• Yes, you’re right! I hadn’t thought about it but it is very like Pickwick in some ways, although Matthew is a much more sensible person than Pickwick and the humour is certainly bawdier in some places…

  3. Probably wouldn’t be of much interest or enjoyment to me, FF, but I liked your review and am glad you found this one five-star worthy! Telling a story strictly through letters would be a bit of a challenge, I’m thinking.

    • To be honest, I can’t imagine it being of much interest to non-Brits unless they happened to be particularly interested in that period of history for some reason. He handled the letter brilliantly – every voice was different and all the characterisations came through strongly. It was that and the humour that carried me through the more obscure bits…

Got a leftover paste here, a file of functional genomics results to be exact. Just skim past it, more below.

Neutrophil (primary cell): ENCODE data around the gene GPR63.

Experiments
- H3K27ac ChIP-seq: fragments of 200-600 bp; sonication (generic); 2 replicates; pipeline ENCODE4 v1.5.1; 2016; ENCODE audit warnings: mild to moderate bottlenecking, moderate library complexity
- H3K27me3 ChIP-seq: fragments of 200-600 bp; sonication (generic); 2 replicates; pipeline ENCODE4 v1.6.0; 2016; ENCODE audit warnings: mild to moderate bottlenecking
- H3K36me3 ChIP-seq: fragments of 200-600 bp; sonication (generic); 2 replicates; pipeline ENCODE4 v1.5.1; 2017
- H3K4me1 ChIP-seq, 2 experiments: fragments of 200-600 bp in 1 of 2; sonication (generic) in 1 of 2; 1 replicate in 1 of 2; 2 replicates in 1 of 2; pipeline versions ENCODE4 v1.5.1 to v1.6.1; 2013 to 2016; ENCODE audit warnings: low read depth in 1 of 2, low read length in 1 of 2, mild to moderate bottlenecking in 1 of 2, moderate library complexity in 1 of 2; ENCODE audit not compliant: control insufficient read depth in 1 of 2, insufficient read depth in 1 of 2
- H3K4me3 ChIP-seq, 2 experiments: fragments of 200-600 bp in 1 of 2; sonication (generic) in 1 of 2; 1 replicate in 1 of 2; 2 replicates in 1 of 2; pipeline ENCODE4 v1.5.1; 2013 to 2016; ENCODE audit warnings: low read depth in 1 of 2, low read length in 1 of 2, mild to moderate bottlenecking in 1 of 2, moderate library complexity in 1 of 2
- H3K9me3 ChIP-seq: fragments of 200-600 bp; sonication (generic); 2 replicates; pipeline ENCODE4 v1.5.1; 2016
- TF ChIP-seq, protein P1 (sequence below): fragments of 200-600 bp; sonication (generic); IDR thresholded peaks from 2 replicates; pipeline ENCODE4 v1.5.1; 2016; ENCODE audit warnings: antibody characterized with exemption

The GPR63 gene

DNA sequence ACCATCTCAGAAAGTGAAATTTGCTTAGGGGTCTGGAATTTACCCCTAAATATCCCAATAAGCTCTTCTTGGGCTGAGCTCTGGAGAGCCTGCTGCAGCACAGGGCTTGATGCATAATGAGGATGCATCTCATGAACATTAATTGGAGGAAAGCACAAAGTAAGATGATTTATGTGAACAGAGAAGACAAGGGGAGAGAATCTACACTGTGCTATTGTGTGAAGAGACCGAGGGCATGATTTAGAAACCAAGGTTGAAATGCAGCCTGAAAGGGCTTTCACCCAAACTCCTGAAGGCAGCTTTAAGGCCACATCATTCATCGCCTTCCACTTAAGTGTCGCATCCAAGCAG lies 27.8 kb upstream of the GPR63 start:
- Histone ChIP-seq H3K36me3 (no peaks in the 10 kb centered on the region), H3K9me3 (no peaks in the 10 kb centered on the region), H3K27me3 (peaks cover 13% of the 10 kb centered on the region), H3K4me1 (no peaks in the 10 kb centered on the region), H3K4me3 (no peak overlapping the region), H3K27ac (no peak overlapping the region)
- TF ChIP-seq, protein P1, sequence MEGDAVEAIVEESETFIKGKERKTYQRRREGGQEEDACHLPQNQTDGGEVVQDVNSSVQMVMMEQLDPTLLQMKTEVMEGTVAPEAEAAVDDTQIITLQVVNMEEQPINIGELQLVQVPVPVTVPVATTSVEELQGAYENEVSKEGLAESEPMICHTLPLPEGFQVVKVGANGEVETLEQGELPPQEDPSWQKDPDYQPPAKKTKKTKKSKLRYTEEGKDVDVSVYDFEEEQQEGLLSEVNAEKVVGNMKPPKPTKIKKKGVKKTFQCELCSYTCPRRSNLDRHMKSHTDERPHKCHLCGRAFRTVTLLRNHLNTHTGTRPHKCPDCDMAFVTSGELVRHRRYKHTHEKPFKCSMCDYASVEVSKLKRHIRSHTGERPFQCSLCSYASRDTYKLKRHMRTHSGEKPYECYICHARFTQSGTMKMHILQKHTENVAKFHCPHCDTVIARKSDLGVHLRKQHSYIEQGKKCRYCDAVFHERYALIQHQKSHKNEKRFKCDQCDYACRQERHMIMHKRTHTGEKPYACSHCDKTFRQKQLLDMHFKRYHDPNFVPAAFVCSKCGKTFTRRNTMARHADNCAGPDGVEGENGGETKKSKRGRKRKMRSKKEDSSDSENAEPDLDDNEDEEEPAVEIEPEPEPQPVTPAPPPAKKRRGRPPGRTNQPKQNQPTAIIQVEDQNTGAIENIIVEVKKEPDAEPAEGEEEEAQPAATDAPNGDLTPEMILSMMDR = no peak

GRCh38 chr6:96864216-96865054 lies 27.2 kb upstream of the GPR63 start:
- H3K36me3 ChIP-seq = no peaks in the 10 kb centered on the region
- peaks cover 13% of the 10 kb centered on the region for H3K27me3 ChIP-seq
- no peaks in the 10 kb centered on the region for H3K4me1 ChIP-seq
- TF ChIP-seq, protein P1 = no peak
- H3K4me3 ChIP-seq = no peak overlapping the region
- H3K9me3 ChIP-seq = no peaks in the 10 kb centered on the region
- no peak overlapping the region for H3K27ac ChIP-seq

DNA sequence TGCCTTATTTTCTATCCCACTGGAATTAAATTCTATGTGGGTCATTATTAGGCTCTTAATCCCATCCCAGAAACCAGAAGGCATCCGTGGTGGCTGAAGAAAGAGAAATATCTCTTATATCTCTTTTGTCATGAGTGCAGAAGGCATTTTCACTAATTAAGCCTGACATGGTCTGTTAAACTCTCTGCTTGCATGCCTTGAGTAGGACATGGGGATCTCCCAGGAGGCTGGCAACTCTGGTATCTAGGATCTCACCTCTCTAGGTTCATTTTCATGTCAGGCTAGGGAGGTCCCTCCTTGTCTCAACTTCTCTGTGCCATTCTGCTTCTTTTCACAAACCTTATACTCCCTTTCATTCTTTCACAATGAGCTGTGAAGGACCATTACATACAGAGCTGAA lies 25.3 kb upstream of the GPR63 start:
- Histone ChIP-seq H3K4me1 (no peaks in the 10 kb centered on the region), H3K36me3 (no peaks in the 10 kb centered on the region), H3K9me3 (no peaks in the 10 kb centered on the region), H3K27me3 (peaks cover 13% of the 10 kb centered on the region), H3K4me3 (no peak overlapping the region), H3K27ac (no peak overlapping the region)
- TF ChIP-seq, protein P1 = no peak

4. I want to read this just for the author’s name so I’m pleased that you liked it (overall). I immediately thought of Dickens and Pickwick. Certainly sounds like a worthy precursor.

    • Haha! His titles are always fun too – The Adventures of Roderick Random will probably be the next one I go for. Or maybe The Adventures of Peregrine Pickle… 😀 I hadn’t made the Pickwick link, but yes, indeed – lots of similarities. Although Matthew Bramble is a much more serious and realistic character than poor old Pickwick and the humour is undoubtedly bawdier. But the same insight into politics and the way people behave, for sure…

  5. Hmmm… while parts of this do sound entertaining, I’d probably have to be in just the right mood to pick it up. (and maybe lacking anything else good to read, which is never a problem I seem to have 🙄 )